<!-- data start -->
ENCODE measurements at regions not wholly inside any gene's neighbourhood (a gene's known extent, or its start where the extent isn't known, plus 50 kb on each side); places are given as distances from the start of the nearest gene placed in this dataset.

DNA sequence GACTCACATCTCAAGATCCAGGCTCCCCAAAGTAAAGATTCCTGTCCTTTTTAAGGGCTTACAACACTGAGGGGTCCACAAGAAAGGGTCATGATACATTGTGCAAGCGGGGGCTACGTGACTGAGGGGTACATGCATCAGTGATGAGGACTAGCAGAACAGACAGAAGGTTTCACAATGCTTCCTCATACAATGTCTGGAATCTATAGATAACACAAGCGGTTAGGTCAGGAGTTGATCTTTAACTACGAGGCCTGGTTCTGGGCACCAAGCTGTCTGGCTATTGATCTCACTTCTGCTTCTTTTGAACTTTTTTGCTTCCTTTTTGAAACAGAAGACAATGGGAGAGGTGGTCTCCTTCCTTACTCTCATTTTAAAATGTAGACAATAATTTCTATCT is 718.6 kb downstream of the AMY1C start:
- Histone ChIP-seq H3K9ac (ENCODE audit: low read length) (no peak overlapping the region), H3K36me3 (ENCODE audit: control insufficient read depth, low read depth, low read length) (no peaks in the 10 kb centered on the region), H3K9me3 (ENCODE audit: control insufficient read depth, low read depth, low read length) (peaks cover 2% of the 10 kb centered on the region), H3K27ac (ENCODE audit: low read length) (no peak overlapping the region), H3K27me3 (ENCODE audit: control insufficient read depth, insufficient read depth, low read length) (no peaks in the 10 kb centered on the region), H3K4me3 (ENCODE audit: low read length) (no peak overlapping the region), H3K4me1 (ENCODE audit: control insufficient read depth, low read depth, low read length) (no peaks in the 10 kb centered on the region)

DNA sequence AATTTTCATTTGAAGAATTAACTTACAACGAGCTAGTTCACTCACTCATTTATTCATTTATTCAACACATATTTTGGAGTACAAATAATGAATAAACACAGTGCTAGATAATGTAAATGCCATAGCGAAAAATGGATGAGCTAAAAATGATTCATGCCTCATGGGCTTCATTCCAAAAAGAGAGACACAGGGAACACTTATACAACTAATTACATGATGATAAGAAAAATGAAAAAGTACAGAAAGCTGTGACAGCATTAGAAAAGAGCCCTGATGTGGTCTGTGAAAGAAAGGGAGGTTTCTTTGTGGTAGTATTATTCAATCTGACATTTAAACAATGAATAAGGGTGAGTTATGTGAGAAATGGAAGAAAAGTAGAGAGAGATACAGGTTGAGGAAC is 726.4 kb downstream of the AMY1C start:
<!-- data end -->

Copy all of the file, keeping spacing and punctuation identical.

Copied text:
ENCODE measurements at regions not wholly inside any gene's neighbourhood (a gene's known extent, or its start where the extent isn't known, plus 50 kb on each side); places are given as distances from the start of the nearest gene placed in this dataset.

DNA sequence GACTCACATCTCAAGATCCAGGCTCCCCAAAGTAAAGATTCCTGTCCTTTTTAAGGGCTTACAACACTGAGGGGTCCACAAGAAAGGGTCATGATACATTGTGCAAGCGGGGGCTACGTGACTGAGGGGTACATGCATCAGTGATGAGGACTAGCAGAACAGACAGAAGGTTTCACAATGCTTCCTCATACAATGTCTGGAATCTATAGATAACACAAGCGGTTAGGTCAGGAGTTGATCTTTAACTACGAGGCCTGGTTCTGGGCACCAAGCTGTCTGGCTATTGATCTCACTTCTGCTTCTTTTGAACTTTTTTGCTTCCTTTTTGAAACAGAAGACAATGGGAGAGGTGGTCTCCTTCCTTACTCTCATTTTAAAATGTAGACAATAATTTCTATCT is 718.6 kb downstream of the AMY1C start:
- Histone ChIP-seq H3K9ac (ENCODE audit: low read length) (no peak overlapping the region), H3K36me3 (ENCODE audit: control insufficient read depth, low read depth, low read length) (no peaks in the 10 kb centered on the region), H3K9me3 (ENCODE audit: control insufficient read depth, low read depth, low read length) (peaks cover 2% of the 10 kb centered on the region), H3K27ac (ENCODE audit: low read length) (no peak overlapping the region), H3K27me3 (ENCODE audit: control insufficient read depth, insufficient read depth, low read length) (no peaks in the 10 kb centered on the region), H3K4me3 (ENCODE audit: low read length) (no peak overlapping the region), H3K4me1 (ENCODE audit: control insufficient read depth, low read depth, low read length) (no peaks in the 10 kb centered on the region)

DNA sequence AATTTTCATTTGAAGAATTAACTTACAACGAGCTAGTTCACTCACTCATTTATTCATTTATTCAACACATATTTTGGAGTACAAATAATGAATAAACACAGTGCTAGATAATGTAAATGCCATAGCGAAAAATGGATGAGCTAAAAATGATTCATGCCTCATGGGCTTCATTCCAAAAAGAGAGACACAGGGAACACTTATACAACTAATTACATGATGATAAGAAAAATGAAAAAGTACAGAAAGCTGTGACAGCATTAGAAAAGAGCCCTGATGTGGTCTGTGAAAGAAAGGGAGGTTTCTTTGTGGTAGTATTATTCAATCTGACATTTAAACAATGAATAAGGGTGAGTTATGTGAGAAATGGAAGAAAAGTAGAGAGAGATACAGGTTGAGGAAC is 726.4 kb downstream of the AMY1C start: